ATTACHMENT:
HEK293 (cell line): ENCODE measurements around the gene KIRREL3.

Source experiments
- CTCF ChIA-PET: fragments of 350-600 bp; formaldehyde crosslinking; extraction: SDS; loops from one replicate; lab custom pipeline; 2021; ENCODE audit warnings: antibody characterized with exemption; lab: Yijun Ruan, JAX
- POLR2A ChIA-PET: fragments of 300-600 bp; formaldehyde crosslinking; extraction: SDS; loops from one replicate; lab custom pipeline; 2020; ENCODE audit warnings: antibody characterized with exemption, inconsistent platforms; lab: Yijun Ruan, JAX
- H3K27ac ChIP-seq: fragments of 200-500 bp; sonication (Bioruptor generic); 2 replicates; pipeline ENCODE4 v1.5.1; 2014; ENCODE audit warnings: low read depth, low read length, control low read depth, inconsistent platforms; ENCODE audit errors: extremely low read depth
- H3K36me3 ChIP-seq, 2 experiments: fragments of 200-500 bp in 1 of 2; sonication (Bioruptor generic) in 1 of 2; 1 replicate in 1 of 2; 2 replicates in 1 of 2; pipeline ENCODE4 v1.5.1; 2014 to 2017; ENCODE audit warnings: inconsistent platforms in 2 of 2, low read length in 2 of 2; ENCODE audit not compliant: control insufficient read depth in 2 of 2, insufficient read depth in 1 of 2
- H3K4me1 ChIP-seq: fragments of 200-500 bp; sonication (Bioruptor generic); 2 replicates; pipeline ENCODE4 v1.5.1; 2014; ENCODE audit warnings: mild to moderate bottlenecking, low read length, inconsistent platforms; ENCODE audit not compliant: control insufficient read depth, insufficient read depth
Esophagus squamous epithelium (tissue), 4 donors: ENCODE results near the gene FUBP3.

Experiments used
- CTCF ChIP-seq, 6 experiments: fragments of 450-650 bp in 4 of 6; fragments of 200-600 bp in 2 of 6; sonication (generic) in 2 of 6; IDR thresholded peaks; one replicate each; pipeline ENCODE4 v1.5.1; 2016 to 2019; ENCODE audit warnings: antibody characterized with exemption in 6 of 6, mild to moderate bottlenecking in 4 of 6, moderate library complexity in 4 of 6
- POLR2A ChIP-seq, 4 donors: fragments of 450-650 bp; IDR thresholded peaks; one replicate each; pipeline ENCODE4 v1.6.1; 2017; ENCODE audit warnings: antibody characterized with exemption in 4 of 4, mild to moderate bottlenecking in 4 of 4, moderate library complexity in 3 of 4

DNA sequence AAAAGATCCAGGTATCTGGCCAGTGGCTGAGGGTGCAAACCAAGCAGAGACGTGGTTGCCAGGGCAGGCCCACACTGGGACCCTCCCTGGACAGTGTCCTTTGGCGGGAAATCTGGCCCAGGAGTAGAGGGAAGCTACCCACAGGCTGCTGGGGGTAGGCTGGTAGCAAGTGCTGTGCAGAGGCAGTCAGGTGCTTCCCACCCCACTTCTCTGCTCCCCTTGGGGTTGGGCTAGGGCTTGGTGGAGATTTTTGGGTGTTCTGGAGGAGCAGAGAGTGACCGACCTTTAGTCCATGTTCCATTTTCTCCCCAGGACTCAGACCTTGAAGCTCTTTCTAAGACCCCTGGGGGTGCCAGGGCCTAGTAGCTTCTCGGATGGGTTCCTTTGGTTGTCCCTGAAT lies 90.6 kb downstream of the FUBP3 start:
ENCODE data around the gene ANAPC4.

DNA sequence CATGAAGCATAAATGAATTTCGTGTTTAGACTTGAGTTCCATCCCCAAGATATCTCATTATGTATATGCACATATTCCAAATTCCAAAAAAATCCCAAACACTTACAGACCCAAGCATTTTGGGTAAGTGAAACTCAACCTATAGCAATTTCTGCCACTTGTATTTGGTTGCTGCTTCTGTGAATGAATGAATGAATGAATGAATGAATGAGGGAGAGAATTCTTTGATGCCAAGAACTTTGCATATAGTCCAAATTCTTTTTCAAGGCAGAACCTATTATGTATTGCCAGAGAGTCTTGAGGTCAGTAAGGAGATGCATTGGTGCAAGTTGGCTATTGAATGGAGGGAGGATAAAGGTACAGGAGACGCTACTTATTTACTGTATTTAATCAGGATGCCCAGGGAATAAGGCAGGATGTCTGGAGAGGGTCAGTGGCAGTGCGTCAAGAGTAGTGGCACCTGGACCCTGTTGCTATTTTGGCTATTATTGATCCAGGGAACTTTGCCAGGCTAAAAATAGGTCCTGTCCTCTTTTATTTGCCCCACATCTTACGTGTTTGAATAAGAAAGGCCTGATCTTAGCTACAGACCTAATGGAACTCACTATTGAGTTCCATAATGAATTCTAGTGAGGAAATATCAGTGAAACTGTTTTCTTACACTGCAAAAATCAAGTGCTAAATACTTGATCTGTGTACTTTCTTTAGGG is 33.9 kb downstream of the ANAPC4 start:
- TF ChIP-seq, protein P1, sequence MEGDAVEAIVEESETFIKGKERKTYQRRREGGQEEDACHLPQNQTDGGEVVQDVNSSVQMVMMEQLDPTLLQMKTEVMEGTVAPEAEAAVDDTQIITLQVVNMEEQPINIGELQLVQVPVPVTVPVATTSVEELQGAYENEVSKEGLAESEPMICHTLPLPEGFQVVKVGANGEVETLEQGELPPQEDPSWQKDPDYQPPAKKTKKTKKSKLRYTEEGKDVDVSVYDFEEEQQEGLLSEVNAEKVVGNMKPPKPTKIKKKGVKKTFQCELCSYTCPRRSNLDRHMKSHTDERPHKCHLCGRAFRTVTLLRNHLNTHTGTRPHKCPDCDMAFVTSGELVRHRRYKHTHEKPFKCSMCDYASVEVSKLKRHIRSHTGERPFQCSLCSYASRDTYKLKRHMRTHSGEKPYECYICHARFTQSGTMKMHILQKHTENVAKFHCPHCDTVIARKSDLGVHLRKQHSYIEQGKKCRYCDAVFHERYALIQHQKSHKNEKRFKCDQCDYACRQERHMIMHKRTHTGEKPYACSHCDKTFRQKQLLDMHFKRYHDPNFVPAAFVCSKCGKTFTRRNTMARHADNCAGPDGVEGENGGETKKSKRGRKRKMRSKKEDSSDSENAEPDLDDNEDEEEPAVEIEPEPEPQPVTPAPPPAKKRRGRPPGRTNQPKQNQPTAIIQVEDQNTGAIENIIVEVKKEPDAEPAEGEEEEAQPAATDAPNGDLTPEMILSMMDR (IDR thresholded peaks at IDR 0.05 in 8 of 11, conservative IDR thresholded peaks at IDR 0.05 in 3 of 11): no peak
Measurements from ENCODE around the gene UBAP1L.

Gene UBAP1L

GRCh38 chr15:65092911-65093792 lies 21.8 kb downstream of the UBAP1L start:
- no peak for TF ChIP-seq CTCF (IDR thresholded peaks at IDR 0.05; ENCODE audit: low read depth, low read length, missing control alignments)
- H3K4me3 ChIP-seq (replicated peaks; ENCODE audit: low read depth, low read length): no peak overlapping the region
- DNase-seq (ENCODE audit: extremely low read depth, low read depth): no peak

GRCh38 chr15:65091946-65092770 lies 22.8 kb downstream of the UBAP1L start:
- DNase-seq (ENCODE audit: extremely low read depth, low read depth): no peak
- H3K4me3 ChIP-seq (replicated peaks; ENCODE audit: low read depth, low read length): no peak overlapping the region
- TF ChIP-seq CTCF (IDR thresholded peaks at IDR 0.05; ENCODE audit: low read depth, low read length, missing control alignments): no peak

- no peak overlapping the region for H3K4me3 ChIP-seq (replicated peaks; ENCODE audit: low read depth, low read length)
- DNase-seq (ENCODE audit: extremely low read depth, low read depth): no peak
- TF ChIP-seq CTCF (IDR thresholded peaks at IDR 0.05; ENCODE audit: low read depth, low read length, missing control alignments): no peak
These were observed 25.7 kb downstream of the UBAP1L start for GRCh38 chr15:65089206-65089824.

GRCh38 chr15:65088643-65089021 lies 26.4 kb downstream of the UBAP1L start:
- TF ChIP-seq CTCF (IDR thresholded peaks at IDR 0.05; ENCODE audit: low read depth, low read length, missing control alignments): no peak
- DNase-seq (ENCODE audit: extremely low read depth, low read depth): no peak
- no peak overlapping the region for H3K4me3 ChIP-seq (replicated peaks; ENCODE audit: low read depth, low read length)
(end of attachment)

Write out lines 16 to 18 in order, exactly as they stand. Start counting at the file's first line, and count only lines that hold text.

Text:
Measurements from ENCODE around the gene UBAP1L.

Gene UBAP1L

GRCh38 chr15:65092911-65093792 lies 21.8 kb downstream of the UBAP1L start: